4 Things We Learned About Brand Advocacy at Social Media Week

by Katie Kahler

For those of you not familiar with SMWi, I don’t blame you. This is actually the first year we’ve ever done it here in Austin, TX. To paraphrase some dude I overheard on the street, “Social Media Week is basically like a SXSW for social nerds.”

The Connections team here at T3 had 3 days to soak up a ton of that nerdy social knowledge and what stood out to us the most was the conversation across multiple panels on the subject of building brand advocacy. These are our favorite takeaways:

1. If you’re going to use influencers, use them well.

Influencer marketing isn’t anything new, but the landscape is rapidly evolving as both users and influencers become more savvy. To keep up with this evolution, there are a few things to keep in mind:

  • Consumers are getting wise to influencers who blindly promote products and services without having a real use for or interest in them.
  • Influencers themselves are becoming more discerning when it comes to the types of brands they’ll partner with. More are asking questions such as, “Will this benefit my audience?” and “Would I really use this product?”
  • Quality trumps quantity. As more brands are willing to shell out big bucks for promoted content, the demand for higher quality content is on the rise.
  • Instagram is rapidly becoming a popular platform for influencer content. As blogger Jane Ko of A Taste of Koko predicts, “2017 will be the rise of photographers as influencers.”
  • Micro-influencers are the next wave in influencer strategy. Says T3 Connections Director Angela Yang, “Micro-influencers may have small audience sizes, but they carry with them a loyal following of highly engaged users, which are highly valuable to brands.”

2. Listen to your audience more carefully than ever.

Personal connections are what drive users to take action. To get to that personal level, you have to listen to your users and truly build an understanding of their passion points.

  • Most interactions within the social space are 1:1, not 1:100. There’s a ton of branded messaging whirling around, but for every branded message out there, how many @ replies and direct comments do you think there are? As usual, brands have to continue to speak to their audience in general, but it is becoming increasingly important to speak to them as individuals as well, especially considering the rise of customer care (not to mention AI) in social.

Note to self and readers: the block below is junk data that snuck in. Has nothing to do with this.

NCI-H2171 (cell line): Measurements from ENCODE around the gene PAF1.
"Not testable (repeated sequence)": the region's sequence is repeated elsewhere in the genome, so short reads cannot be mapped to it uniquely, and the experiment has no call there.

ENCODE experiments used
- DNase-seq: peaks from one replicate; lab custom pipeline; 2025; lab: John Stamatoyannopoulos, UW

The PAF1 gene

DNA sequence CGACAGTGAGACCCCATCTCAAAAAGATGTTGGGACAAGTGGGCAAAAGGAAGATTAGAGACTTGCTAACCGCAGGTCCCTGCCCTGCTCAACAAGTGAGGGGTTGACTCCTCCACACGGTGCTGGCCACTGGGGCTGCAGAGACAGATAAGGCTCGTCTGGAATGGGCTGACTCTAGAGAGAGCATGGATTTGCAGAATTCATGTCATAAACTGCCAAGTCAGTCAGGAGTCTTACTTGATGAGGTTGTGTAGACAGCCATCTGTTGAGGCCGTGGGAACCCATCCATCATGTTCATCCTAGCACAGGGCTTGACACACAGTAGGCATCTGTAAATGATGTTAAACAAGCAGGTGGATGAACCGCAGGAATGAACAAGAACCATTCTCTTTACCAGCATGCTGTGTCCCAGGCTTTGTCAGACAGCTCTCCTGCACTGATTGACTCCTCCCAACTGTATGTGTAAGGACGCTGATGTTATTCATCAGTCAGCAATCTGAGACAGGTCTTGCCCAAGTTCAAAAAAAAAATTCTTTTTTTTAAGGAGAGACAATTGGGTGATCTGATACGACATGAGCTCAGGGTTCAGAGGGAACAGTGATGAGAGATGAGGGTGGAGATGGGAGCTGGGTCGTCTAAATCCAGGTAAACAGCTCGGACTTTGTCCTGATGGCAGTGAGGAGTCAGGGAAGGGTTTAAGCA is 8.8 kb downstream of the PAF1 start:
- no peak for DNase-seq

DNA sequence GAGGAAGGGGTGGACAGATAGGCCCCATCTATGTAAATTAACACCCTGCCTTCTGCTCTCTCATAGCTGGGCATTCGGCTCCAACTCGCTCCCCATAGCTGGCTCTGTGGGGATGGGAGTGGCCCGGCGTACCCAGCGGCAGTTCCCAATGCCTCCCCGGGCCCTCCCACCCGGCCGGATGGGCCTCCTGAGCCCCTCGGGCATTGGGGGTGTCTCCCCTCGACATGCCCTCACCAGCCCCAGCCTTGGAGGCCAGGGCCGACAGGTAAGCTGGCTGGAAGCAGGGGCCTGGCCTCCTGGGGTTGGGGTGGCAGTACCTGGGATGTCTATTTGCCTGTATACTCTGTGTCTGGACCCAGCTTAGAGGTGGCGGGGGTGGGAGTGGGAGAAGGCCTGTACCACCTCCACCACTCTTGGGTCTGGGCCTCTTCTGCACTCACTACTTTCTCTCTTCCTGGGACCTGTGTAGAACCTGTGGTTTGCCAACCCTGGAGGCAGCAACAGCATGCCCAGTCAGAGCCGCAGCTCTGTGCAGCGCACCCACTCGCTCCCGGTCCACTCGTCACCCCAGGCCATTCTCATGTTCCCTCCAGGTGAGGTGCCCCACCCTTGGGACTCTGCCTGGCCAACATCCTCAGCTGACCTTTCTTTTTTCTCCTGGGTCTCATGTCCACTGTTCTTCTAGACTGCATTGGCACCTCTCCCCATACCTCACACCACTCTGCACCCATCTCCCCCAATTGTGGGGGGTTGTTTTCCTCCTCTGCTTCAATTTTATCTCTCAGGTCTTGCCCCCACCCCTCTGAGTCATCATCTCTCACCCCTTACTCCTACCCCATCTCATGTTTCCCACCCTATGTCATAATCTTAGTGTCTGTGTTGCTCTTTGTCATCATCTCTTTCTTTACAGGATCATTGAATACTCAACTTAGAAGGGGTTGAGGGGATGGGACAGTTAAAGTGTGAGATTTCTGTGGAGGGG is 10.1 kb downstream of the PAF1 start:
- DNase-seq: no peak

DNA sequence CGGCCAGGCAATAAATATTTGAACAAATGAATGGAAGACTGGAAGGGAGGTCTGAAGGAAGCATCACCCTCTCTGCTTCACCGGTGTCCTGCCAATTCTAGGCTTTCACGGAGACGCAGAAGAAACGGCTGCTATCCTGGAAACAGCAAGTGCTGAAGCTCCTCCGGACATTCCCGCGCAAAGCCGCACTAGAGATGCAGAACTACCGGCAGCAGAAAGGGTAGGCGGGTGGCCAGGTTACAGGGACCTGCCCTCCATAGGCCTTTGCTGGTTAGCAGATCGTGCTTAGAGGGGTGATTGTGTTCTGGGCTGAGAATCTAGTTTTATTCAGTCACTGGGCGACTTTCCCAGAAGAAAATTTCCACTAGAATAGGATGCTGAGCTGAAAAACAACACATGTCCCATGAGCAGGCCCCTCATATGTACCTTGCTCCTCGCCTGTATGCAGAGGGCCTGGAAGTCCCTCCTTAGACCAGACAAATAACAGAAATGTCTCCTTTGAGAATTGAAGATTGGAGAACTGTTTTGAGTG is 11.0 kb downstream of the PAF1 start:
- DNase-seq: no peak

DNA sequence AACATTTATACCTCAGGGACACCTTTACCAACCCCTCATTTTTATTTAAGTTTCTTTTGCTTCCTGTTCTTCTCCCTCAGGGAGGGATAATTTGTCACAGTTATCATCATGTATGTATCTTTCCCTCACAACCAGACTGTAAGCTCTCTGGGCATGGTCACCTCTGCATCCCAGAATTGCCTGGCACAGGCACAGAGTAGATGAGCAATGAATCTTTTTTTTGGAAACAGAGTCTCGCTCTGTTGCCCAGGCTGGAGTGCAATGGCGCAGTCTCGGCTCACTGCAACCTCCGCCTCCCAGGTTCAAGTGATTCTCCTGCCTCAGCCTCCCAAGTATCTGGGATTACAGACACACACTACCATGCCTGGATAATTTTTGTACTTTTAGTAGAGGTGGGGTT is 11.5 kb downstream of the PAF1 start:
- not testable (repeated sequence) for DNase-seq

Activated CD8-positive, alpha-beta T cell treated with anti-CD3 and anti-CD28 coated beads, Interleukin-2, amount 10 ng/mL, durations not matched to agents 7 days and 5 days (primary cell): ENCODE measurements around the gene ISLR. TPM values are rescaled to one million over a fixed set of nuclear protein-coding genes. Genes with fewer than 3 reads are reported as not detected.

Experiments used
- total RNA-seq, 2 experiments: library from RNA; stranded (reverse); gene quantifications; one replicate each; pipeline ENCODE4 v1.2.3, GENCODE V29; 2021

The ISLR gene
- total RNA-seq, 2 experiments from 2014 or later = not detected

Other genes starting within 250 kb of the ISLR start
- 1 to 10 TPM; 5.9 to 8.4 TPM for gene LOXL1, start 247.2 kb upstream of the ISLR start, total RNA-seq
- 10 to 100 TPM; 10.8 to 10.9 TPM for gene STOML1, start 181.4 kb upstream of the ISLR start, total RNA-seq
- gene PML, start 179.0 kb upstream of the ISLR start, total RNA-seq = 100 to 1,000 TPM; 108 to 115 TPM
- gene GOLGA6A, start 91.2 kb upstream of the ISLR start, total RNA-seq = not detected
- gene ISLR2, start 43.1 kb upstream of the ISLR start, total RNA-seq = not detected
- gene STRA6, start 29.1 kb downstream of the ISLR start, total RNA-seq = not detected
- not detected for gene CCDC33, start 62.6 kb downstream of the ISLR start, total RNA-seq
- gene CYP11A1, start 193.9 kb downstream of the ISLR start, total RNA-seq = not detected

• Interacting with users is critical, but only if you’re actually listening to them . Leveraging social listening can be used to identify how your brand is perceived in social, but it can also help identity what other topics resonate with your audience. Using these insights effectively will help build campaigns that actually resonate with audiences, because they’re already talking about them.

3. Find and celebrate your real fans.

You may have a million followers on your brand’s Facebook page—but this number is meaningless if your customers don’t feel connected to you. Connections build loyalty, and loyalty builds referrals and evangelism.

  • It’s 5x cheaper to keep a customer than to get a new one. When it comes to building a social strategy, we can’t just focus on blasting our messaging out to prospects. We have to work on nurturing the audience we already have.
  • 4.7% of a brand’s fan base generates 100% of their social referrals, and the most engaged users make up around 1% of the customer base. It’s crucial to keep this audience in mind.
  • Think on the Loyalty Ladder. The Loyalty Ladder is a system that shows how users can change from passive customers to strong brand advocates. The ladder begins at satisfaction, and moves through retention,referrals, evangelism, and finally, ownership.

4. Stay cool, calm, and collected during a crisis.

The key to successful crisis management is pre-crisis planning. How you manage your brand on social and communicate with your audience during a brand crisis is crucial to brand reputation. Here are a few takeaways that can help build trust amongst your key audiences during these difficult times:

  • Communication in a crisis is crucial. If something comes up, it’s always important to acknowledge the issue and let users know that you are still investigating.
  • Understanding who your audience is will go a long way. In any crisis there are multiple audiences that you need to be communicating with internally and externally. “Crisis and mistakes are opportunities to show your audience who you really are by way of how you respond,” says David Wyatt, cofounder of Wyatt Brand and a speaker at this year’s conference.
  • Always plan ahead. Think of any potential issues that could happen and come up with potential responses to those situations. Always update your crisis management plan after an issue has been resolved.